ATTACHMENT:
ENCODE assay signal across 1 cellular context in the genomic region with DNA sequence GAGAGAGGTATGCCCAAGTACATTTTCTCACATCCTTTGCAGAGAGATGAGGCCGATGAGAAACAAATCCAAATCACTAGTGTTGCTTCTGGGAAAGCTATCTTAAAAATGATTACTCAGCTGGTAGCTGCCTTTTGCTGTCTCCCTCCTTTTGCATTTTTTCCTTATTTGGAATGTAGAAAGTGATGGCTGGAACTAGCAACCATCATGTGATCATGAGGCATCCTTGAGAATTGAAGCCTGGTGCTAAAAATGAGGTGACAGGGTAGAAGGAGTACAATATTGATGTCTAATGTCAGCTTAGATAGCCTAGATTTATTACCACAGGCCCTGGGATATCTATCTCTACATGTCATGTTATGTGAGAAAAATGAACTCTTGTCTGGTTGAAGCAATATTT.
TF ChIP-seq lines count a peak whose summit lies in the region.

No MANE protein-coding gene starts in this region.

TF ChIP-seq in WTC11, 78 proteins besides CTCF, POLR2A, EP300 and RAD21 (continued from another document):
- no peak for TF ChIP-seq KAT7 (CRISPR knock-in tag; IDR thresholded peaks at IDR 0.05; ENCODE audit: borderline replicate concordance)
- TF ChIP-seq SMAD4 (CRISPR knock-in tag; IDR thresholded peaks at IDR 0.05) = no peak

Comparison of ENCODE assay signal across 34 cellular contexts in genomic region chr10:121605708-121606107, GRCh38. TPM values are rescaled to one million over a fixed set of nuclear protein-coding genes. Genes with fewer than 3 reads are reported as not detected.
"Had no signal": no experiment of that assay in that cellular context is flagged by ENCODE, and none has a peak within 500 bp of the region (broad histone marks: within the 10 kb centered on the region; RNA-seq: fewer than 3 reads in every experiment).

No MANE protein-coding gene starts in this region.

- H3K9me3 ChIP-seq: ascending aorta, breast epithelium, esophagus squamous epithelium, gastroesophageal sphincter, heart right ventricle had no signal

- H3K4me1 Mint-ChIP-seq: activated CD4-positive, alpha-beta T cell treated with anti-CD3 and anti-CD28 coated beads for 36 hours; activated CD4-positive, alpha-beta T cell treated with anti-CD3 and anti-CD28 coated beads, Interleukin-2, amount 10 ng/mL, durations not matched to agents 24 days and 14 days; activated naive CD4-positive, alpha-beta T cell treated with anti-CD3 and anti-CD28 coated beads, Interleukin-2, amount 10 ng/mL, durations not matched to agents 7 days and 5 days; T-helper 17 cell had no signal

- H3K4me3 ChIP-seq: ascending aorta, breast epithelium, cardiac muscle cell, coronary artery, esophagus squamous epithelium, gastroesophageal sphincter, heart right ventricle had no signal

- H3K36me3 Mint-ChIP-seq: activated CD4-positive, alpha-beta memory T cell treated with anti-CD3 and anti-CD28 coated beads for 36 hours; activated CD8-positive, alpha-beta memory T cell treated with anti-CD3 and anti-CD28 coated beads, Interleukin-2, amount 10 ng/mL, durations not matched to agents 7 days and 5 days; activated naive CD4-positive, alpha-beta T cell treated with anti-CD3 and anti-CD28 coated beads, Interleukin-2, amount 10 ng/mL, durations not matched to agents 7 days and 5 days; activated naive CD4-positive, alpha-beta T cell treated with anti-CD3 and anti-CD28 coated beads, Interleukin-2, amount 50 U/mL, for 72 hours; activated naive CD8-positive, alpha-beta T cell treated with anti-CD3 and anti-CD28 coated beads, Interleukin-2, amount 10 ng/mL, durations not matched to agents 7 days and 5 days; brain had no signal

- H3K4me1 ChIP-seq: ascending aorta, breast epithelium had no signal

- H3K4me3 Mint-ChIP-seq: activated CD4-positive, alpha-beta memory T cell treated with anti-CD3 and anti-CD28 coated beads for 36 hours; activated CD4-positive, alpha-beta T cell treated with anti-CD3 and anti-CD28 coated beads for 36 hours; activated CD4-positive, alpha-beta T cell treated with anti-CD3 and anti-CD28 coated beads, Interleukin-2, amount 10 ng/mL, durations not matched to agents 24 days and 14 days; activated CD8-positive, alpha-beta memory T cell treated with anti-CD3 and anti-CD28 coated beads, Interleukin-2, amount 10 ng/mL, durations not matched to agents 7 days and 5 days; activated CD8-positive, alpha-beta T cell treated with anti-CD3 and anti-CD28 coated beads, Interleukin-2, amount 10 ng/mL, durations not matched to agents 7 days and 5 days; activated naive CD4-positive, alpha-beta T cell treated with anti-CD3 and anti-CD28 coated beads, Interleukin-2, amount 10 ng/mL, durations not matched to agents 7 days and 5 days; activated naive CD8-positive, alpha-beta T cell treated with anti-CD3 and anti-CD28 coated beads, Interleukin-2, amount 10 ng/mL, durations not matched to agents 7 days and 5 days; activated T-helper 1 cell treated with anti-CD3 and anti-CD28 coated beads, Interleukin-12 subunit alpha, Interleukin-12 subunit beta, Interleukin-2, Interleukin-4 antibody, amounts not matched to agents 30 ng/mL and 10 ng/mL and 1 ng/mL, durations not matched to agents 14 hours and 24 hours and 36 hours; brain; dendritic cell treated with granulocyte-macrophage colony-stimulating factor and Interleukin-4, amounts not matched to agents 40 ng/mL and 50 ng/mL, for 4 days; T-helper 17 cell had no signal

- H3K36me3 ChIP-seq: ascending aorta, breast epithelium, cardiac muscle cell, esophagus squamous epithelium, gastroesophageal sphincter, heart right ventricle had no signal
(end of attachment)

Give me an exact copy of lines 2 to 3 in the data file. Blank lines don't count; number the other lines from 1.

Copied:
TF ChIP-seq lines count a peak whose summit lies in the region.

No MANE protein-coding gene starts in this region.